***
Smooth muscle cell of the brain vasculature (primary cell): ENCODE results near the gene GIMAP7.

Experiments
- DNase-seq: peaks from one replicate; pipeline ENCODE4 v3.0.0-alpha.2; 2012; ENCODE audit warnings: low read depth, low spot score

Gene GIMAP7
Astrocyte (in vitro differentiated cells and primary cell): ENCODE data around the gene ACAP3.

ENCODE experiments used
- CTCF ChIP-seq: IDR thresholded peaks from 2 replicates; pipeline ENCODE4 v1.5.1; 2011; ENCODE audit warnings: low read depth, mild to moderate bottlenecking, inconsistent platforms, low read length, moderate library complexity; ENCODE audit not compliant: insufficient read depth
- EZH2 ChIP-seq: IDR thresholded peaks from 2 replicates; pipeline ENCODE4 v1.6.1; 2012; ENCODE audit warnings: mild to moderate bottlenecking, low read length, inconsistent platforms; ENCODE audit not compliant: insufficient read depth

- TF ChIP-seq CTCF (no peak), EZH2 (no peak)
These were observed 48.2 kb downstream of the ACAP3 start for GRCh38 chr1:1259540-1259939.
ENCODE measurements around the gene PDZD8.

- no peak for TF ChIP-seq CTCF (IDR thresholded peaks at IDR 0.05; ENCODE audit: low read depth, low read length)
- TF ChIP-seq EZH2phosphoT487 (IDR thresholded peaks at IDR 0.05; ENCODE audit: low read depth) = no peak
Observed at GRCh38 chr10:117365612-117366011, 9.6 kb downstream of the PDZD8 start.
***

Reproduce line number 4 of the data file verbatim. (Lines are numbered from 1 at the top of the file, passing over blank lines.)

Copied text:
Gene GIMAP7